sqlite3 history error in vscode terminal
(1) By curmudgeon on 2021-02-18 11:52:30 [link] [source]
I'm Using the vscode wsl terminal with distro Ubuntu 20.04. If I install sqlite3 with 'sudo apt install sqlite3' I get version 3.33 and, when running sqlite3, the arrow up/down keys allow me to scroll through the history of previous commands and the left/right keys allow me to move through the current command to correct errors. If I use the sqlite3 executable created by the configure and make scripts in the trunk I get version 3.35 but pressing arrow up, arrow down, arrow left, arrow right while running sqlite3 shows sqlite> ^[[A^[[B^[[D^[[C There is another problem in vscode terminal with both the aforementioned versions in that if you're on the bottom line and enter a particularly long command the text wraps and then overwrites the bottom line rather than scroll the window up and continue the text on the new bottom line. This I suspect is a vscode problem and I've reported it on github but I'm not sure about the arrow key problem.
(2) By Gunter Hick (gunter_hick) on 2021-02-18 12:22:50 in reply to 1 [link] [source]
Looks like a configuration error in the scripts that is omitting the readline module for editing the recall buffer or causing a wrong version to be used.
(3) By curmudgeon on 2021-02-18 18:45:35 in reply to 2 [link] [source]
I wouldn't have a clue how to check if that was the case Gunter.
Could anyone using 3.35 directly on linux let me know if it's displaying any of these traits in the bash shell.
(On WSL, which is Ubuntu 20.04 :) I see arrows acting the same way from v3.34.0 , started from bash. I don't think bash has anything to say about that. Bash itself handles arrows fine.
(6) By curmudgeon on 2021-02-19 07:55:46 in reply to 4 [link] [source]
Sorry Larry, I'm unsure if you're saying the arrow keys work as expected in 3.34 or they're printing ^[[A^[[B^[[D^[[C as on mine.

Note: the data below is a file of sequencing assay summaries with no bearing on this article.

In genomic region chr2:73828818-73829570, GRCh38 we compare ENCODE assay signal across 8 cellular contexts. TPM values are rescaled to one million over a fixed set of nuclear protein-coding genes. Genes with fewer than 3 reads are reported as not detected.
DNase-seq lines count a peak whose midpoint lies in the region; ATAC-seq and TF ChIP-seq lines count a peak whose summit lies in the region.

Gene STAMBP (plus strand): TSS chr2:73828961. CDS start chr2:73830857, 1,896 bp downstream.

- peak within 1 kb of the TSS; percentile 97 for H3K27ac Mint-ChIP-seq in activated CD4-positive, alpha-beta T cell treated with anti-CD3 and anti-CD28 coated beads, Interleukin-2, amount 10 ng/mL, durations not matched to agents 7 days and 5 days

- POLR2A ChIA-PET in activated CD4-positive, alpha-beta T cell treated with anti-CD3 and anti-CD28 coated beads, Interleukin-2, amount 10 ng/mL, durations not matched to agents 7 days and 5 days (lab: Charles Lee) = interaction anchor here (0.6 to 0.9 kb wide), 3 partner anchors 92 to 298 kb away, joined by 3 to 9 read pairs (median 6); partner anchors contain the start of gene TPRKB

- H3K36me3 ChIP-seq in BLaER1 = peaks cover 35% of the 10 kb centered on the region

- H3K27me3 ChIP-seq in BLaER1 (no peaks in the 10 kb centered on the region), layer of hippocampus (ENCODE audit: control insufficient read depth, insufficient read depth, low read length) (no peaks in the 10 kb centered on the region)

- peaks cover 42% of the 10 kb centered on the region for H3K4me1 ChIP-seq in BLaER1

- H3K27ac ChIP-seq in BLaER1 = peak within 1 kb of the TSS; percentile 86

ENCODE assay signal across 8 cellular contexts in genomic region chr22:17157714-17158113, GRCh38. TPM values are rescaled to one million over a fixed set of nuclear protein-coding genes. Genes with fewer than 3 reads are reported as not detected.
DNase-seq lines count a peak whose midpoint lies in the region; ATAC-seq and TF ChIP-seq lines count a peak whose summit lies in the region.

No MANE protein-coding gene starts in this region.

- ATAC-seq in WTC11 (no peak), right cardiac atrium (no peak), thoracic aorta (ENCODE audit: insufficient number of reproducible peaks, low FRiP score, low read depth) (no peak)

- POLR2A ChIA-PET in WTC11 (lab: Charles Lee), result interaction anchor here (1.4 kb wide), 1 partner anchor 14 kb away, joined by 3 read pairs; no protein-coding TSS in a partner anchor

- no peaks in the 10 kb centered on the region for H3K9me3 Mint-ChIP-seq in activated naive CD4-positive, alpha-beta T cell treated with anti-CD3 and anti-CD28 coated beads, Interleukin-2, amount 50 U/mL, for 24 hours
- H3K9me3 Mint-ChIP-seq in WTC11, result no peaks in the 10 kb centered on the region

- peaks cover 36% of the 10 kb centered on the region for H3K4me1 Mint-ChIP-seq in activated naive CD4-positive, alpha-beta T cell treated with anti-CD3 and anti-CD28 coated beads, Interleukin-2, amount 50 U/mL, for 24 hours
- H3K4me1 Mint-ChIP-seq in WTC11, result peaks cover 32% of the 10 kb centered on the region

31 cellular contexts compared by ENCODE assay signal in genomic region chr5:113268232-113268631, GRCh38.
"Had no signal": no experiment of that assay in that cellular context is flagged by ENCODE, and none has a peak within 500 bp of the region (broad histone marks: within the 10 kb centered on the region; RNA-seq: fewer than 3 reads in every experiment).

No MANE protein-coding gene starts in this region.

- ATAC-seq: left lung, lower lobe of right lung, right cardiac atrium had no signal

I meant "same as presented problem", ie. arrow keys echoed as that rendered escape sequence rather than interpreted, swallowed and acted upon.
You don't have to guess; the configure script tells you:
checking for readline in -lreadline... no checking for readline.h usability... no
...and so on. It's telling you it didn't find the GNU Readline library headers and library, so you don't get line editing support. This is called out at the end of step 2 in the compilation instructions.
configure script can also look for BSD editline, sometimes called libedit, which has a similar API under a more liberal license.
On Ubuntu, the solution is
sudo apt install libreadline-dev.
(7) By curmudgeon on 2021-02-19 09:44:52 in reply to 5 [link] [source]
Thanks Warren. I was sending the output to /dev/null thinking everything was fine. I installed libreadline-dev. I still get these messages checking for library containing readline... no checking for library containing tgetent... -lncurses checking for readline in -lreadline... yes checking readline.h usability... no checking readline.h presence... no checking for readline.h... no checking for /usr/include/readline.h... no checking for /usr/include/readline/readline.h... yes Is there something else I'm missing? Either way, the arrow keys do now scroll through the history. I'm assuming When I installed 3.33 using 'sudo apt install sqlite3' ubuntu automatically installed libreadline-dev and then uninstalled it when I purged as otherwise I'd be wondering why 3.33 scrolled through the history without me installing libreadline-dev. Thanks Warren. PS It did nothing for bottom line error which I assume is a vscode / wsl problem. There's a video of it at https://github.com/microsoft/vscode/issues/116174
I still get these messages
One "yes" for the library, one "yes" for the header. What's the problem?
You were maybe expecting it to find the library and the headers in each and every place it checked, redundantly? "No" is only a problem when it's "no" for every check. When you're looking for your keys, you only have to find them in one place, not everywhere you look.
the arrow keys do now scroll through the history
So why are you borrowing trouble?
I'm assuming When I installed 3.33 using 'sudo apt install sqlite3' ubuntu automatically installed libreadline-dev
You don't need me to tell you that's not the case. You already had the evidence saying it doesn't.
Where your assumptions went unfounded is that on Ubuntu you only need the
libreadline package to run a pre-built binary built against
libreadline the library. You need
libreadline-dev to build such binaries. That package depends on the
libreadline package, so by installing the
-dev package, you get the library package, too.